In this article, we’re going to be discussing and reviewing the Shure SM7B Vocal Dynamic Microphone.
The SM7B is a cardioid studio microphone, and of course, is manufactured by the famous music equipment manufacturer Shure.
Shure is a company renowned for producing high-quality, yet incredibly affordable audio/recording equipment. With them being most known for producing microphones, in-ear monitors, monitoring systems, headphones and much more.
With rather humble beginnings, the company started out as a radio parts wholesaler in 1925, but by the early 1930s, they had already began creating their own microphones, such as the Model 55, and the rest is history.
Nowadays, Shure is seen as being an industry leader, with their microphones being used in all kinds of recording & live performances… The Shure SM-57, SM58 and SM7B are but a few of their astonishing successes.
However, going back to discussing the SM7B!
We’ve structured this SM7B Review in a way that not only makes it easy to follow, but we’ve included everything from technical specifications, high-quality images and video demonstrations of the microphone in action.
Ok, so let’s talk more about the Shure SM7B Cardioid Dynamic Microphone.
Shure SM7B Vocal Dynamic Microphone
- One of Shure’s best selling cardioid microphones
- Cardioid polar pattern to provide off-axis rejection
- Flat frequency response for accurate and clean signal reproduction
- Bass roll-off and mid-range emphasis (presence boost) controls
- Versatile usage – Perfect for vocals, instruments and amplifier mic setup
- Frequency range: 50Hz – 20kHz
- Internal ‘air suspension’ shock isolation to eliminate mechanical noise
- Built to last with rugged construction, a reason for its incredible reliability
- Effective pop filter & windscreen to reduce plosives
- Yoke mounting with captive stand nut for easy mounting/dismounting
- Used by famous artists – Michael Jackson (most of the Thriller album)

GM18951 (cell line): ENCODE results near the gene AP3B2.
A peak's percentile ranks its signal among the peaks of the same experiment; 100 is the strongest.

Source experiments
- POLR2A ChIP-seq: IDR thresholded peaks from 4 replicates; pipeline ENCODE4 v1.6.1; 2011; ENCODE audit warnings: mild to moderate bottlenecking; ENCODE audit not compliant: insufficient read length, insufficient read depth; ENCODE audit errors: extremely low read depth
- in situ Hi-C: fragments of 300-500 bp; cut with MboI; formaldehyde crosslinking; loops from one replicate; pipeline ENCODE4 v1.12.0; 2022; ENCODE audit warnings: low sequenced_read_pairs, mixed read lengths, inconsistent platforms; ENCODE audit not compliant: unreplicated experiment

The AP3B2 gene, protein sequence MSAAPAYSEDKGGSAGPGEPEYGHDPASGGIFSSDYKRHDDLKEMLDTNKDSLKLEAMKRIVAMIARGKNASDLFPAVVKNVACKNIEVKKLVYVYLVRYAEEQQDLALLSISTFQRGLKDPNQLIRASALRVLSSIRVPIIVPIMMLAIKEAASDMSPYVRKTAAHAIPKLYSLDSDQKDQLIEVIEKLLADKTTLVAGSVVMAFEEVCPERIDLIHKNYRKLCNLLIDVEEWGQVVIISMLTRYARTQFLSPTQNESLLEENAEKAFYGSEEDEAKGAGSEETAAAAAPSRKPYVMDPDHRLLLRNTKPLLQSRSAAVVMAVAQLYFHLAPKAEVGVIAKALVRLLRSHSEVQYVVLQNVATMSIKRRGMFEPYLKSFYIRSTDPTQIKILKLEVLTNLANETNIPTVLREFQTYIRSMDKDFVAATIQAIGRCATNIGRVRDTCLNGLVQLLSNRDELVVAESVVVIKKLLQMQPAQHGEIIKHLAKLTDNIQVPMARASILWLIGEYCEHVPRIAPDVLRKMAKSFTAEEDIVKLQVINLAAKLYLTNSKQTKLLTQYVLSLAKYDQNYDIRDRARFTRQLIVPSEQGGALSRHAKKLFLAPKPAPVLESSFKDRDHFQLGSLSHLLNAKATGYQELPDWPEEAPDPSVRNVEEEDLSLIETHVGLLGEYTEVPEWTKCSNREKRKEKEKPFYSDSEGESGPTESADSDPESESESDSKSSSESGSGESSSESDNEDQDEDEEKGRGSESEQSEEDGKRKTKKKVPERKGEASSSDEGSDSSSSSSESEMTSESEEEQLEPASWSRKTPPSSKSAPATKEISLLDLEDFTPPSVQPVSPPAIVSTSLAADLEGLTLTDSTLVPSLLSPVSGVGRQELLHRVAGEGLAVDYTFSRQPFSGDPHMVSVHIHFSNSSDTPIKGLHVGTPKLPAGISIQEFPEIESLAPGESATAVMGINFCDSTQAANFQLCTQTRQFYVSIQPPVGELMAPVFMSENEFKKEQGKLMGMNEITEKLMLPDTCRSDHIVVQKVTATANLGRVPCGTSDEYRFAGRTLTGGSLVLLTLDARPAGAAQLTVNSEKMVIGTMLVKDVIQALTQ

- Low signal levels, which means that you often have to turn up the gain on your audio interface/preamp to compensate
- Reviews suggest that it’s not fantastic at rejecting large amounts of ambient audio – However, we’ve not had any issues with the SM7B in relation to this, as we think it does a decent job.
The Shure SM7B is an upgraded variation of the former SM7 (introduced in 1976), SM7A (introduced in 1999). The SM7B was introduced in 2001, and since then it has been one of the most used microphones around the globe!
One of the main reasons for its adoption is the fact that it’s incredibly versatile, with it’s wide, flat frequency response, and cardioid polar pattern, it’s perfect to be used in recording setups for recording vocals, instruments and even micing up amplifiers, where off-axis sound rejection is required to gain clarity in a recording take.
Also, with the addition of it’s bass roll-off and mid-range emphasis (presence boost) controls, it’s also been widely used in broadcasting, podcasting and video commentary, as it really provides a lovely rich, clean tone.
The microphone itself has a cardioid polar pattern, but with the assistance of the bass roll off and mid-range boost controls, the polar pattern changes accordingly (refer to screenshot below) and as you can see, it has good frequency responsiveness.
The SM7B, or SM7 to be accurate, also has its claims to fame… when Michael Jackson released the Thriller album.